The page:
The lighter fabric is also more packable, thus taking up less space and weight in a pack. I am a little curious, though, on their claim of a 400 lbs weight rating. According to other vendors using 1.9 oz ripstop nylon, the safe working load limit is more commonly stated at 250 lbs, with a breaking strength at around 1,000 to 1,250 lbs. Unfortunately, safety ratings are not uniform between vendors, and while a 4:1 or 5:1 rating is recommended, companies rarely divulge their techniques. As such, I will let Geaux’s stated rating stand.
Recommendations and Review
|Suspension and Anchor System||♥ ♥ ♥ ♥ ♥||The cinch buckle system is popular for its relative simplicity, light weight (compared with daisy-chain straps and carabiners), and variable adjustability. Cinch buckles aren’t 100% bomb proof and are prone to slips and abrasion if not used correctly. I love that the webbing is included in the kit.|
|Construction and Craftsmanship||♥ ♥ ♥ ♥ ♥||The overal construction is solid. Nice, even stitching, no loose threads. Hang tags and labeling is professional, clear, and easy-to-read. I love the single-panel design.|
|Modularity||♥ ♥ ♥ ♥ ♥||An open hammock is the baseline for a modular system.|
|Aesthetics||♥ ♥ ♥ ♥ ♥||Comes in a variety of prints and simple colors.|
|Price and Value||♥ ♥ ♥ ♥ ♥||Compared to mass marketing hammocks like ENO, Grand Trunk, and Kammok, the Geaux is right on par with a hammock+suspension price. However, cottage vendor prices are half this price for a basic hammock+suspension.|
- Manufacturer: Geaux Hammock, made in USA
- MSRP: US$120 (hammock + suspension)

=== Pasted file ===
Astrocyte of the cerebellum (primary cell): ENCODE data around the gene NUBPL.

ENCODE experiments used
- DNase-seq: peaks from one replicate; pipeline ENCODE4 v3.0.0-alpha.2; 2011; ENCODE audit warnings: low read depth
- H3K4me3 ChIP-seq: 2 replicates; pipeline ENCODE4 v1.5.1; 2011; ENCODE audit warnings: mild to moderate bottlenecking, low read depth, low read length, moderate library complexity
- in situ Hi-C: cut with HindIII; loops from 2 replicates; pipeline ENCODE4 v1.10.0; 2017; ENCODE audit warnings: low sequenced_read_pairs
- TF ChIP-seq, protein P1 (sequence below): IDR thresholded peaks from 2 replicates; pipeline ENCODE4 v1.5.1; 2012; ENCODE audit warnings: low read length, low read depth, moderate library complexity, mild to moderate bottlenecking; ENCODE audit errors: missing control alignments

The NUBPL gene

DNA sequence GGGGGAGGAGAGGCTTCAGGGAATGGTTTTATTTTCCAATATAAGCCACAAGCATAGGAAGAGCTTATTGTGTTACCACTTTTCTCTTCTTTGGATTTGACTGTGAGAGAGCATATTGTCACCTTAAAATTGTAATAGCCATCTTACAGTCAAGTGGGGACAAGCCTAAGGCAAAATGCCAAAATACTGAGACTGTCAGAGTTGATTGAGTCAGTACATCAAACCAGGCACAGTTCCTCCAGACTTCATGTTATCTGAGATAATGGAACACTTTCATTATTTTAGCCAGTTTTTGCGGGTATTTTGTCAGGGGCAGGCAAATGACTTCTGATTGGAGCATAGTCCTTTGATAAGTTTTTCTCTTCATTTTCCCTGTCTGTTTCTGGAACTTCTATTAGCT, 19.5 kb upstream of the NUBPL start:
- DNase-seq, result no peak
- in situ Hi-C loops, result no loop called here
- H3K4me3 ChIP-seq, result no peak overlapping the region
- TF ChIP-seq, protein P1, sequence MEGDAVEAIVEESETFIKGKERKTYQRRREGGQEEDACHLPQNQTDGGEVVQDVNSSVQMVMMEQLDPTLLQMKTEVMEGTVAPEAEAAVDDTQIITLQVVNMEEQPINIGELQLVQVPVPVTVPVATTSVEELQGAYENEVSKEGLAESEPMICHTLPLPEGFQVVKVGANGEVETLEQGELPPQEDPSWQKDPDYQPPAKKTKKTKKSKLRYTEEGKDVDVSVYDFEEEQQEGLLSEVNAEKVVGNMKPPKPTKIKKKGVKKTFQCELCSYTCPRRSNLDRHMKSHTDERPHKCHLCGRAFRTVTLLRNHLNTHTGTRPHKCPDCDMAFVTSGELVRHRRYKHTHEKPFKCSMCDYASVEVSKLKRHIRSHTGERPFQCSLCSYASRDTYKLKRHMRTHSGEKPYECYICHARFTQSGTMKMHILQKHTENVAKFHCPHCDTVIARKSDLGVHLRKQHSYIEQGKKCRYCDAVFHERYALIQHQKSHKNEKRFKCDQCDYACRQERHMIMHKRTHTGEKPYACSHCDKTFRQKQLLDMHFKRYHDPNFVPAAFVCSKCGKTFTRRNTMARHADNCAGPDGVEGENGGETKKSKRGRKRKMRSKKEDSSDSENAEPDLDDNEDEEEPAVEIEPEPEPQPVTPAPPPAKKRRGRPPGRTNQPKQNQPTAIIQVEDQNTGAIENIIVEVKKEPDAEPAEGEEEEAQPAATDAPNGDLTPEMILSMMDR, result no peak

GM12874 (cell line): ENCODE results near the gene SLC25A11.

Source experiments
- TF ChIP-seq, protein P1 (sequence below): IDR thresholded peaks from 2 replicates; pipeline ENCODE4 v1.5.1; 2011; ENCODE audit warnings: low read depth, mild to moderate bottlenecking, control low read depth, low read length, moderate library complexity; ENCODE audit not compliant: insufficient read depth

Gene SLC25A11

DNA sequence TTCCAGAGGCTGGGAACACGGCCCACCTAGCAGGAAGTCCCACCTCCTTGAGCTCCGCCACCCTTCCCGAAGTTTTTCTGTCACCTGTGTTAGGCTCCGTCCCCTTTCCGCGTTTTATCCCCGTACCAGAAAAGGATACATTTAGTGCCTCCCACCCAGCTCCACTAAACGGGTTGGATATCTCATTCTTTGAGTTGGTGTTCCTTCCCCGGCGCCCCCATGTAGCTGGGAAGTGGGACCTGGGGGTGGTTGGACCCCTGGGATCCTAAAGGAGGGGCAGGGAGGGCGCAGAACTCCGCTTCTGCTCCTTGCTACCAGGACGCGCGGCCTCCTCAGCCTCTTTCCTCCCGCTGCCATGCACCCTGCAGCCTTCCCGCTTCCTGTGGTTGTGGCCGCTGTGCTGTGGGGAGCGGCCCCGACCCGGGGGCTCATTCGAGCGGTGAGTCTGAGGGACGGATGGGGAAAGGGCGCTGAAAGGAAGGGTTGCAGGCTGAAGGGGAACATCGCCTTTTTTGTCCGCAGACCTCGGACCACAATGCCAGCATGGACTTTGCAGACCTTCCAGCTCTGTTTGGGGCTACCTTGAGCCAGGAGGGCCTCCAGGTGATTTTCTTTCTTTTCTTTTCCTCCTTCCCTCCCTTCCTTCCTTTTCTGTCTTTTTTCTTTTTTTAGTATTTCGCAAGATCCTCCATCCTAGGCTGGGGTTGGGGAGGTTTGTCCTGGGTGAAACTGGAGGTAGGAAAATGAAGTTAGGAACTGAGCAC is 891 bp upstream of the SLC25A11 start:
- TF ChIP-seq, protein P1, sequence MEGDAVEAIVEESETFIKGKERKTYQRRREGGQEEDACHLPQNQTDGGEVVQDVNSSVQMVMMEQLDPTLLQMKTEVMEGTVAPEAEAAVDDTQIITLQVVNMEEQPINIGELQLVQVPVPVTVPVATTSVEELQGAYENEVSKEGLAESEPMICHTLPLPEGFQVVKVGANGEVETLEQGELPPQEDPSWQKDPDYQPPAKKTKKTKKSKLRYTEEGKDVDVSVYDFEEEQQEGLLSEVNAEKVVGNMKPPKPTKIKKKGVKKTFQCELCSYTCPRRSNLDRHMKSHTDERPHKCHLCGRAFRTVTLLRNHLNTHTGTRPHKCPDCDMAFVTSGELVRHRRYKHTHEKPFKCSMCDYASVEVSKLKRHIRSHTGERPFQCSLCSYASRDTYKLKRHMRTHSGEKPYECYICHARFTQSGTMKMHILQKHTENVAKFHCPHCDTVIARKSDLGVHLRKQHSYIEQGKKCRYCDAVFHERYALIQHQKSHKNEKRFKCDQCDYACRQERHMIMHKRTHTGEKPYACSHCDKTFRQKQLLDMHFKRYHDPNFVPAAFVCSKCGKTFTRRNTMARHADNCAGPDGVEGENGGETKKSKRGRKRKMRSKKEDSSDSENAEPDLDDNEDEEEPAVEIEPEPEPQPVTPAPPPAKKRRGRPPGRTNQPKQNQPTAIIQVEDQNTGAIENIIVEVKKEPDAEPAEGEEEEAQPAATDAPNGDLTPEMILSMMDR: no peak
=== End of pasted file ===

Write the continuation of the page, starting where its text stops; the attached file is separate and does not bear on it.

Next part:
- 1-person, gathered-end hammock
- 1-panel construction
- 1.9 oz ripstop nylon fabric
- Double-sided stuff sack
- 1 in × 12 ft (2.5 cm × 3.6 m) polyester webbing straps
- Stainless steel cinch buckle suspension system
- Hammock: 132 × 58 in (335 × 147 cm)
- Weight Capacity: 400 lbs (181 kg)
- Hammock: 16 oz (453 g) (includes cinch buckles)
- Suspension: 5.5 oz (157 g) (straps only)
- See my list of Parachute Nylon hammocks
- Dutchware Gear 11-foot Net-less ($42)
- Dream Hammock Freeboard ($40)
- Warbonnet Travelers Hammock ($60, includes buckles and webbing straps)
- Arrowhead Equipment 11-foot Single ($45)
Disclosure of material connection: The author (Derek Hansen) was provided with a free sample from the manufacturer for testing and evaluation purposes. The comments in this post (written & spoken) are of my own opinion, which I formed after personally handling the gear. I was under no obligation to publish a review of this item.
Nice review Derek. On the topic of fabric and vendor testing, you’re right in that there is little insight or uniformity with how “weight rating” is determined and published. We’re working on changing that with a standardized static load test procedure for all our specialty hammock fabrics. I’m the owner of RBTR, which produces HyperD, ROBIC, and others.
We’ve already done it for the 1.6 polyester box ripstop being used for printed hammocks with OutdoorINK and plan to compile results very soon for the others. In addition to weight rating, we also log stretch and sag. Here’s a link to the results for the 1.6 poly box ripstop – https://cdn.shopify.com/s/files/1/0261/6507/files/Static_Load_Test_-_1.6_oz_poly_box_ripstop.pdf?16623268535765229974.
The hope is to make a standardized test that we put all hammock fabrics through and share that data with both the DIYer and Vendors using the materials. Would welcome your comments and feedback.
This is great! Thanks for sharing.
Hey Derek. The first thing I commented to Clark was how comfortable the material is against the bare skin on legs and arms. Thanks for the good review
Kenny here from the University of Arkansas… We rented our whole fleet out last weekend and I spent 3 nights in a Geaux over Fall break and slept wonderfully. Great product!